If a lender is prosecuting a foreclosure action but decides that it is pointless (for example the value is not in the property) can it just then begin an action on the debt against the borrowers and guarantors? In the absence of “special circumstances” (a whole other subject) generally the answer is no. But a new case offers a different, helpful and unusual view. [Old Republic Nat’l Title Ins. Company v. Conlin, 129 A.D.3d 804, 13 N.Y.S.3d 99 (2d Dept.2015).]
Election of remedies (known also in other states as the one action rule) is an obscure and difficult concept to explain. But it is quite important because it is the doctrine (a matter of statute: RPAPL §1301) which essentially bars simultaneous actions on the mortgage and the note.
But here is what happened in the cited case which creates a new wrinkle – actually it carves out a special exception.
Here, the holder of a junior mortgage had initiated a mortgage foreclosure action. But then the case was not pursued for four years and the mortgage was assigned to the plaintiff in the new action which elicits this alert. The assignee-plaintiff began an action on the note and the borrower moved to dismiss that action on two grounds; (1) that it violated the election of remedies mandates [RPAPL §1301(3)], and (2) there was an action pending and so the new case should be dismissed [CPLR §3211(a)(4)].
As to the latter claim, which is really secondary to the purpose of this alert, the prior action was not pending between the same parties and so that section could not be used to dismiss the new action.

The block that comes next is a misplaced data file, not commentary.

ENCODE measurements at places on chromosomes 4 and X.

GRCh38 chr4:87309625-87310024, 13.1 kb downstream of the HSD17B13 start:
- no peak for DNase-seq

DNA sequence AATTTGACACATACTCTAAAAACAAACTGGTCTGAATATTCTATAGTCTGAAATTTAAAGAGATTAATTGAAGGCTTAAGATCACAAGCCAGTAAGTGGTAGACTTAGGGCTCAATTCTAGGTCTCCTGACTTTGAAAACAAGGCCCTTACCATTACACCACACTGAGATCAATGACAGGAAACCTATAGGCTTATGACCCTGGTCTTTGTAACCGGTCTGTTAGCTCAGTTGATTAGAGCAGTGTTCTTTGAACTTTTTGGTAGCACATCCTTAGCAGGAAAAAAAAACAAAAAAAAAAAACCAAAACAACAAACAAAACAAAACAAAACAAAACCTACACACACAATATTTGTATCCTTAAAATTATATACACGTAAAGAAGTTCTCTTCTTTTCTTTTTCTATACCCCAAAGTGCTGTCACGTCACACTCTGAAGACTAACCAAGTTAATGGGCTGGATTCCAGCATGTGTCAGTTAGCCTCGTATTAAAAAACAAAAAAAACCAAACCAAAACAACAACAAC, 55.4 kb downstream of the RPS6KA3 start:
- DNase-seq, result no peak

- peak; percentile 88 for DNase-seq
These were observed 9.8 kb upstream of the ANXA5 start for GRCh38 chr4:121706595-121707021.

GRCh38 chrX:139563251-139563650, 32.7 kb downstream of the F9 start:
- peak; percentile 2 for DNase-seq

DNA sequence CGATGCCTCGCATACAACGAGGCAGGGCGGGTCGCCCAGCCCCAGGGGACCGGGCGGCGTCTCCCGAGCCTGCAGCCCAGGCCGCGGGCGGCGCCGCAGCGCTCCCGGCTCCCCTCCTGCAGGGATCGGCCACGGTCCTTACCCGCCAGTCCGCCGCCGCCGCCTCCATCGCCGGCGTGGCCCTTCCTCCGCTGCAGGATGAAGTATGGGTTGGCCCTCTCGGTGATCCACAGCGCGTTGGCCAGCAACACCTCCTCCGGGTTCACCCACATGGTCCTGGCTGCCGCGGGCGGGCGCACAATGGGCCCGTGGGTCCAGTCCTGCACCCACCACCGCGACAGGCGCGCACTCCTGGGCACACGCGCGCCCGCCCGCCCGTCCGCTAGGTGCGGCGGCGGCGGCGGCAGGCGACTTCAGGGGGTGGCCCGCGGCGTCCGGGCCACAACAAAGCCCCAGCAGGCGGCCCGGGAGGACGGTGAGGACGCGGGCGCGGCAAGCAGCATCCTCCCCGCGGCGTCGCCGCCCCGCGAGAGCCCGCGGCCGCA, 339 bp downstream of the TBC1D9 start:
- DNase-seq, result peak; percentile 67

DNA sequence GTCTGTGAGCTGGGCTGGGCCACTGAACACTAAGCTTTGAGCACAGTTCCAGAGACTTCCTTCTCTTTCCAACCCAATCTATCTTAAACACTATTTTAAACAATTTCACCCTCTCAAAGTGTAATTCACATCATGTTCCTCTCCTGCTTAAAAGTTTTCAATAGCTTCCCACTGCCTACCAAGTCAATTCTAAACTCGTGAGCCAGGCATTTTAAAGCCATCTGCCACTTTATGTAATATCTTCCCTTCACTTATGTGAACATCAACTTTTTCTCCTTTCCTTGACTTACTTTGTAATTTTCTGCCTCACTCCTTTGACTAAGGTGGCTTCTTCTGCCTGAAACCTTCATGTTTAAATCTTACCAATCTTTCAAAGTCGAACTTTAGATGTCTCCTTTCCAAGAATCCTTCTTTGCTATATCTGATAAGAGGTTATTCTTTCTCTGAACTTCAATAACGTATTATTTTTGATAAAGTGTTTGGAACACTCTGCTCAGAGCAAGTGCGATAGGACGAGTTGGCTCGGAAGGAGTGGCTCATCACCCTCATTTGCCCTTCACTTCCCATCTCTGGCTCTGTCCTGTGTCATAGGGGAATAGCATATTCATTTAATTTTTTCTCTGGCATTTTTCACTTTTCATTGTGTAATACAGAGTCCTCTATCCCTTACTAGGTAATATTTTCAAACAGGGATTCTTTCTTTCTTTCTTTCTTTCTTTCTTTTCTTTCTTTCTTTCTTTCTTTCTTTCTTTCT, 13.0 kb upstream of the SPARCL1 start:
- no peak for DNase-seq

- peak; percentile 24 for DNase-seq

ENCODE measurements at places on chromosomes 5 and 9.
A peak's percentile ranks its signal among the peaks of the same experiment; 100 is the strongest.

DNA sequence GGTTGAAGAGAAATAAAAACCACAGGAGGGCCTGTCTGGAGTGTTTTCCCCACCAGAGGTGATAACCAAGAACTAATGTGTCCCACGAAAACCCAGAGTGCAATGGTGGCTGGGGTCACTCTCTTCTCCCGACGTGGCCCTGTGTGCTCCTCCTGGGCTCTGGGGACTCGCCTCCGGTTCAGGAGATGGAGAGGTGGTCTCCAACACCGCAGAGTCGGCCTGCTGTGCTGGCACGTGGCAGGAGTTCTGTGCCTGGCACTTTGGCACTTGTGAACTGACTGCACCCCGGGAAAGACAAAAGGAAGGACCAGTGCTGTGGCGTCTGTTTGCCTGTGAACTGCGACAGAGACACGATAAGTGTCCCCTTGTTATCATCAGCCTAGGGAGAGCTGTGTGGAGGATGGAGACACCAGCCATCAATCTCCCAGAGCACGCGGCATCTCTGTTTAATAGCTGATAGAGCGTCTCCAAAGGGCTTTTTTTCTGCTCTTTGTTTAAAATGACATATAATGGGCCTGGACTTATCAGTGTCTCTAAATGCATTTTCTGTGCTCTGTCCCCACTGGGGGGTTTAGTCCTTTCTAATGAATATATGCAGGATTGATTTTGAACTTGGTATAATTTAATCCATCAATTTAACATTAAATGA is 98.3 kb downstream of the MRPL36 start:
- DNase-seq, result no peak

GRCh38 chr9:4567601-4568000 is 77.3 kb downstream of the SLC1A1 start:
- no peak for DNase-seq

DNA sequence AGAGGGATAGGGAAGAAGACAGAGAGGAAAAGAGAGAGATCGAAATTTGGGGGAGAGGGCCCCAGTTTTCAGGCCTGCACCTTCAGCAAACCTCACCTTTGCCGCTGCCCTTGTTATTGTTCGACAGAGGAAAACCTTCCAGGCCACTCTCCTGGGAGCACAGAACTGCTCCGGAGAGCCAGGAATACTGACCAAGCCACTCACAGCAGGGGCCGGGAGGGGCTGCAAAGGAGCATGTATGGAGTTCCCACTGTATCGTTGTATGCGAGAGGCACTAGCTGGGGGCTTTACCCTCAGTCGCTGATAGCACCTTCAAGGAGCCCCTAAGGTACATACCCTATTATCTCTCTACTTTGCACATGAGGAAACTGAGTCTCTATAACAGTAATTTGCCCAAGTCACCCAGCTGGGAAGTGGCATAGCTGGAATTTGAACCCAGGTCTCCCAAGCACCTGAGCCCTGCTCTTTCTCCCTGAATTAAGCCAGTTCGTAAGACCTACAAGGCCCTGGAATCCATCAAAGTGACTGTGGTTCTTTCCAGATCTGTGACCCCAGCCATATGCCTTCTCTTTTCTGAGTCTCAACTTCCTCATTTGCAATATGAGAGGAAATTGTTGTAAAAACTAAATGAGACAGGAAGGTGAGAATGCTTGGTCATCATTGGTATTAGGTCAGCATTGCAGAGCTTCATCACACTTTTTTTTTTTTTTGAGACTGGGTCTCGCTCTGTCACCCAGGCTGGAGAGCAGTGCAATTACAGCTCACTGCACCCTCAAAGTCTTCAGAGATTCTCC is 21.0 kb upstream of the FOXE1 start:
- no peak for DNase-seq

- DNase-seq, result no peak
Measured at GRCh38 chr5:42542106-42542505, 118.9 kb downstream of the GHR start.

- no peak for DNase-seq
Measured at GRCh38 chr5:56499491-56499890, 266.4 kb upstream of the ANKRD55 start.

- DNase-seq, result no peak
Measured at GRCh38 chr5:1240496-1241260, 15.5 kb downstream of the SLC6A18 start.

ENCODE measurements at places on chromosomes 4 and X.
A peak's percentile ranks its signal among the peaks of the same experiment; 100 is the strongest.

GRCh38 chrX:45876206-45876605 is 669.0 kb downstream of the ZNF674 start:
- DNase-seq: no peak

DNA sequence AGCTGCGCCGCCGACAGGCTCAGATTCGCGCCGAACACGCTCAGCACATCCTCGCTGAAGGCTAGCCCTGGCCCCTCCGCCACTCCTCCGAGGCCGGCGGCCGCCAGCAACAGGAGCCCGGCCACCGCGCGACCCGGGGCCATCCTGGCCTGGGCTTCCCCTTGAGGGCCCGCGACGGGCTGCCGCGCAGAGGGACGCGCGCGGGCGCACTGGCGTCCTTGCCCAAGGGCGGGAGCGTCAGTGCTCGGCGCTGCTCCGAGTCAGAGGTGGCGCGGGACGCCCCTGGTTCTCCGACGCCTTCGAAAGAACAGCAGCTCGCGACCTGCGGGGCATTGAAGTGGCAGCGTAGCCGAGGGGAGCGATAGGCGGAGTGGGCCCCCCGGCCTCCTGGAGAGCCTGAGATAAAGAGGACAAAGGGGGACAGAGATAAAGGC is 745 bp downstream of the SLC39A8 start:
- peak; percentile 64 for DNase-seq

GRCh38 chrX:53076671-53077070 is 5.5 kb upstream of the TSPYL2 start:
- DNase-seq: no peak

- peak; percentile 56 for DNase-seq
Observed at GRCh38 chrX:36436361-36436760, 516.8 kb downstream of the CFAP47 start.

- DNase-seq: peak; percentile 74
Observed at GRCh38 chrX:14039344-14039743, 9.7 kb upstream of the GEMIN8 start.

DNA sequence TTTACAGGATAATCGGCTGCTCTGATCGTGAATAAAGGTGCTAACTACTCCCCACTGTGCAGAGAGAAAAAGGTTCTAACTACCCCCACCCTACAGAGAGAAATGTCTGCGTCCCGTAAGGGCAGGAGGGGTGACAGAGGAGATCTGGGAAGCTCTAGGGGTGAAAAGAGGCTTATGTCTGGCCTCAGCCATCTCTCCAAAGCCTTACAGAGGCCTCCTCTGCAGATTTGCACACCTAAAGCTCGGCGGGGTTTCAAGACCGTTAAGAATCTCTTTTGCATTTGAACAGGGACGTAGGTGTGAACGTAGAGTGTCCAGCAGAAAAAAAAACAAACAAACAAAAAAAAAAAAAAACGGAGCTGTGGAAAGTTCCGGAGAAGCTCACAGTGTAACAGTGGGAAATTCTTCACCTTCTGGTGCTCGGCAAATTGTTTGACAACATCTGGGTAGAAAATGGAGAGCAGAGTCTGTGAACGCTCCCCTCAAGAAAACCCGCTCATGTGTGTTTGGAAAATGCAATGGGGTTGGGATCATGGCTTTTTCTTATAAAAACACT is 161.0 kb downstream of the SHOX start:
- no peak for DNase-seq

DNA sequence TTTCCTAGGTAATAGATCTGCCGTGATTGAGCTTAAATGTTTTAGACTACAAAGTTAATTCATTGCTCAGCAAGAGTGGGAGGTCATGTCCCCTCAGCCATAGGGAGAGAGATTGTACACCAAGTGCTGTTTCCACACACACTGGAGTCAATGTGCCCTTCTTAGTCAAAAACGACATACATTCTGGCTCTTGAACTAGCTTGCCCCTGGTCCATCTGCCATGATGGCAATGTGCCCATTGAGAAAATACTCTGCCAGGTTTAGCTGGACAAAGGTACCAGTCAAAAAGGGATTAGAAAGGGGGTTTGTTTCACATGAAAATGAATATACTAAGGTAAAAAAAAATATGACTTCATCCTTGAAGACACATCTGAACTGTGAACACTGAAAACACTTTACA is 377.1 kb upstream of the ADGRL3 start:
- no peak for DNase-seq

As to the election of remedies, however, the court found that the plaintiff’s assignor effectively had abandoned its prior action to foreclose the mortgage because its position as a junior mortgagee made it improbable that foreclosure would satisfy the underlying debt. Even though that prior foreclosure action had not been formally discontinued, the court found that the effective abandonment of that action was a “de facto discontinuance”, which argues against dismissal of the current action on the debt. The court therefore concluded that allowing the plaintiff to pursue this action on the note, after all commenced more than four years after the mortgage foreclosure action was effectively abandoned, was not inconsistent with the purpose of the election of remedies statute.
Whether this scenario will be oft-encountered is problematic, but it may not be all that odd. Especially mindful that the election of remedies statute is to be strictly construed because in derogation of the common law – as this court specifically noted – it is perhaps surprising that it chose to carve out this unusual exception, but here it is for future consideration.
Mr. Bergman, author of the four-volume treatise, Bergman on New York Mortgage Foreclosures, LexisNexis Matthew Bender (rev. 2017), is a partner with Berkman, Henoch, Peterson, Peddy & Fenchel, P.C. in Garden City, New York. He is also a member of the USFN, The American College of Real Estate Lawyers, The American College of Mortgage Attorneys, an adviser to the New York Times on foreclosure issues and writes a regular servicing column for the New York Law Journal. He is AV rated by Martindale-Hubbell, his biography appears in Who’s Who In American Law and he has been for years listed in Best Lawyers In America and New York Super Lawyers.